Besides bearded irises, gardeners across U.S. Department of Agriculture hardiness zones 3 through 9 also grow Japanese irises (Iris ensata/Iris kaempferi) and Siberian irises (Iris sibirica). Both of these herbaceous perennials grow from fleshy rhizomes and prosper in a sunny location with a slightly acidic, moist soil. While Siberian types bloom a bit earlier in early summer, Japanese irises tend to produce larger flowers. Both types include a wide array of cultivars with different flower color choices.
Both Japanese and Siberian irises' foliage is held upright and resembles a wide-bladed clump of grass. They are sword-shaped and linear. The leaves don't resemble the equitant fanned leaves of the common bearded iris at all. In the center of Japanese iris leaves you can see a prominent midrib vein.
Both species of irises produce lush jade to kelly green foliage when healthfully growing in moist, fertile soils. In shifting daylight, Siberian iris leaves may reveal a slight bluish green cast.
University of Georgia perennial plant expert Allan Armitage notes that Japanese iris leaves mature anywhere from 24 to 30 inches tall and a clump of foliage and rhizomes spread to 24 inches in width. He then comments that Siberian irises from 24 to 36 inches tall, and 24 inches wide. Also reflecting the taller tendency of Siberian irises is the "A-Z Encyclopedia of Garden Plants" from the American Horticultural Society. This book states Japanese iris grows to 36 inches tall and Siberian types up to 48 inches tall.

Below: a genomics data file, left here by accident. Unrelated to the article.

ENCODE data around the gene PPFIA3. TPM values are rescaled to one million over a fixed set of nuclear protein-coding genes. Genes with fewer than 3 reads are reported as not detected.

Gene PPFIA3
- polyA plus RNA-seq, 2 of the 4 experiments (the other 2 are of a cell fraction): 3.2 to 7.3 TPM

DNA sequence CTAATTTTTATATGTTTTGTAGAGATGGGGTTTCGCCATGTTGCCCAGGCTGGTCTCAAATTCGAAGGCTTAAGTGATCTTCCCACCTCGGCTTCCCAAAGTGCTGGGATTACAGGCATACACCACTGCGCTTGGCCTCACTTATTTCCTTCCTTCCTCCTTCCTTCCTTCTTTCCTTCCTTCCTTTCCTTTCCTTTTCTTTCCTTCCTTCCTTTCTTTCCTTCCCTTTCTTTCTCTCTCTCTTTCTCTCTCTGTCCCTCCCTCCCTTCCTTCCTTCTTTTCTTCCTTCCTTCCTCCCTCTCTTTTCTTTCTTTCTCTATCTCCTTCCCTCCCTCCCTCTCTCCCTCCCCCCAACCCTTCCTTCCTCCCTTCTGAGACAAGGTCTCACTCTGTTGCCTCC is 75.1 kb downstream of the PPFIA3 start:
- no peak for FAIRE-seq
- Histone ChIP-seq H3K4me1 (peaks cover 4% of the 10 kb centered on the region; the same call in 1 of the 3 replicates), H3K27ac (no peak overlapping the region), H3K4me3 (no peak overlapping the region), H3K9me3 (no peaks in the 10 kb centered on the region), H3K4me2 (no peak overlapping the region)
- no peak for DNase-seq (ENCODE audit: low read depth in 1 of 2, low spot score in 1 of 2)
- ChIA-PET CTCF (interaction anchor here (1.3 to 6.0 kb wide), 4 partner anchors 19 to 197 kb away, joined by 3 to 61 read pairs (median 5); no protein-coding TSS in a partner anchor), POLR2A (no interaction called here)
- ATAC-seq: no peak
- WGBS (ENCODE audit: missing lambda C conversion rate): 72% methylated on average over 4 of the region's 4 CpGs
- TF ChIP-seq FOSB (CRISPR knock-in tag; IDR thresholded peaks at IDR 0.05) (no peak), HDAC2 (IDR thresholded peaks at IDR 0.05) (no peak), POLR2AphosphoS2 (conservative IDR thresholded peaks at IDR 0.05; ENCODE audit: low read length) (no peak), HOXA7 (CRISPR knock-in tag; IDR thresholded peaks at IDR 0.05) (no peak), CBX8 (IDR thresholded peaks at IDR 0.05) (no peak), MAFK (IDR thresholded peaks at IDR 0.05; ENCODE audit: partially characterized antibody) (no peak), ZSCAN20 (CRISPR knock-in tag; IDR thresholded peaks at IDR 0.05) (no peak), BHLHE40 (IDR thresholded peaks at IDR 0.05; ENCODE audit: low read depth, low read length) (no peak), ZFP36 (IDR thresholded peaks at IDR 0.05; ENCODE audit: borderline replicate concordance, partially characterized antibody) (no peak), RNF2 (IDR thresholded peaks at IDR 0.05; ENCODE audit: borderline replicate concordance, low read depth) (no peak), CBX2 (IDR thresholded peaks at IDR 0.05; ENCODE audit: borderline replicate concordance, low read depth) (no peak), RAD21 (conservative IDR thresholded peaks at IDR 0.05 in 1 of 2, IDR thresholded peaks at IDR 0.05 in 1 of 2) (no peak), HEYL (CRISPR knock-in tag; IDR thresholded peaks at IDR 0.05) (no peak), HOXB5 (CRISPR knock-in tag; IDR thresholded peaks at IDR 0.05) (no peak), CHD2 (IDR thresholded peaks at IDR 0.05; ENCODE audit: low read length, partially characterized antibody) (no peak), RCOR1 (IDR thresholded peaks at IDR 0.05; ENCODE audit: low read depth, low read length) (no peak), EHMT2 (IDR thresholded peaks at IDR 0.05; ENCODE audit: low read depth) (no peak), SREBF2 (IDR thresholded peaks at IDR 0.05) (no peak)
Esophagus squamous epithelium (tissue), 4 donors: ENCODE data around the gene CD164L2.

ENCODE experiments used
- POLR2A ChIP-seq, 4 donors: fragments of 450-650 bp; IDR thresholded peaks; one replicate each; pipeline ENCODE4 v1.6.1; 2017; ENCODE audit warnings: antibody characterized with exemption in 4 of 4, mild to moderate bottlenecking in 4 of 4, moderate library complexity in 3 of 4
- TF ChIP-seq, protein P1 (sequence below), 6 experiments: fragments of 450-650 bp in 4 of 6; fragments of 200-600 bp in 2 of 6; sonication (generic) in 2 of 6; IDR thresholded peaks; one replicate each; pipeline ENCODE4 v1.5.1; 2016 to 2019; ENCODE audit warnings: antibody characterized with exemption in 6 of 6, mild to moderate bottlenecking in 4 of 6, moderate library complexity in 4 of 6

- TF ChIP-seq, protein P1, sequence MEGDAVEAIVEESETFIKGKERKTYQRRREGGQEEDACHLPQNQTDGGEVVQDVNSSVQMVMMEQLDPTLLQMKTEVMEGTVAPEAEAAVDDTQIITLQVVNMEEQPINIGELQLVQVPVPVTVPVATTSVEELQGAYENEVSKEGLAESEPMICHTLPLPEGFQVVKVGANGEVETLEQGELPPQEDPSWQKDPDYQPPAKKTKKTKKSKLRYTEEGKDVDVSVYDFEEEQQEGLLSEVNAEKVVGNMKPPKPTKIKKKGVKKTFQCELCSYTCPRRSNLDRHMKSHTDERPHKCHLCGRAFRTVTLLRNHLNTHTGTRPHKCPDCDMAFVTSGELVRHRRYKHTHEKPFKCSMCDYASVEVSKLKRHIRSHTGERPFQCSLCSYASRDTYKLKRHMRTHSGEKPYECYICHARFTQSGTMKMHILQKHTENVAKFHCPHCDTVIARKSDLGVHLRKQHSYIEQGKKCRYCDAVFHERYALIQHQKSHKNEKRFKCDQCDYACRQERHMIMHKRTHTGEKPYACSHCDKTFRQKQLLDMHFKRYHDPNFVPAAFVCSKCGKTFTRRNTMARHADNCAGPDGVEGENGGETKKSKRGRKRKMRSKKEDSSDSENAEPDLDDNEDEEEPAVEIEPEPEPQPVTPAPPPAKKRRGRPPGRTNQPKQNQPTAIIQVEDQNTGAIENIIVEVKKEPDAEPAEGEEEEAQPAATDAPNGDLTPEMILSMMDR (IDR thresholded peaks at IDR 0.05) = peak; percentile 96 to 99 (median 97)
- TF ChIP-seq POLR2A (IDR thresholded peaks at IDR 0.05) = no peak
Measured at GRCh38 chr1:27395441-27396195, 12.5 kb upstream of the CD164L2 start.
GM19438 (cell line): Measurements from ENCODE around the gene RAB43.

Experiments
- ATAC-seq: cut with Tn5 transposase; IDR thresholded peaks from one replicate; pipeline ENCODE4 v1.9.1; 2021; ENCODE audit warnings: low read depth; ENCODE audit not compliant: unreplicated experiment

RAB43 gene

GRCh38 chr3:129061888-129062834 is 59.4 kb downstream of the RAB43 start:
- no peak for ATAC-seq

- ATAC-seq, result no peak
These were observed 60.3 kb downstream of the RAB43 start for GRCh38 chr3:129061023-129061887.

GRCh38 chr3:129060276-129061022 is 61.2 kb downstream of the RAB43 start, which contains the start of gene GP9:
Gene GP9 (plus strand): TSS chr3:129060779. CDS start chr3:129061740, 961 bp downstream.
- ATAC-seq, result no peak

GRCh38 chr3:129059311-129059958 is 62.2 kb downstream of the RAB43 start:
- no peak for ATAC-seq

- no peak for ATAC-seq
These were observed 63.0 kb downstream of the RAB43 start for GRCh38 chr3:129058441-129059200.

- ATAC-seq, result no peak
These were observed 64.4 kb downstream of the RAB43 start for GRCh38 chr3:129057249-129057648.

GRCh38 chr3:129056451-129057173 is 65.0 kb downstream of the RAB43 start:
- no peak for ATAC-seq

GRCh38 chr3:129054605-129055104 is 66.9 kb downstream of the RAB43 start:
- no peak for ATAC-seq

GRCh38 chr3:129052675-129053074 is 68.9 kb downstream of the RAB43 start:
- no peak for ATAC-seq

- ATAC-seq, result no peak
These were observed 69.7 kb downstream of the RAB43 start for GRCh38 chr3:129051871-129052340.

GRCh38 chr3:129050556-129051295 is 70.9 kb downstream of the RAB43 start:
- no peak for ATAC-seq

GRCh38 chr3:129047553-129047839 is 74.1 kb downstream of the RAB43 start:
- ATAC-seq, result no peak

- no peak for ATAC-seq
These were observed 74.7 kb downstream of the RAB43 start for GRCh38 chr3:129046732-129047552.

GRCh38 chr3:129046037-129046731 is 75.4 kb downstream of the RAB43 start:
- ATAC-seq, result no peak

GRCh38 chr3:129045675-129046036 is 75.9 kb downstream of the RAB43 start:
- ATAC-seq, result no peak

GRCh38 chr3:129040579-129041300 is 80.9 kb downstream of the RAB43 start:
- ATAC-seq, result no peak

Overall, there is a tendency for the tips of Japanese iris leaves to gently flop over gracefully, unlike the more erect mature Siberian iris. Keep in mind with the scores of different cultivars, there may be genetic dwarf or other genetically variant selections that do not display consistent characteristics of the wild species.
Siberian iris plants are much more needing of a wet soil and if soil conditions are too dry, the foliage tips often yellow and brown. If soils are nutritionally poor or high in pH (alkaline), the leaves overall become lighter green with streaks of yellow. Japanese iris is more tolerant of upland, average garden soils that remain moist. Excessive dryness can also cause premature yellowing of leaves as will alkaline ground. In warm winter areas where frost is rare, the foliage of Japanese iris may persist as nearly evergreen and look rather ragged and yellow-tan on tips from winter chill.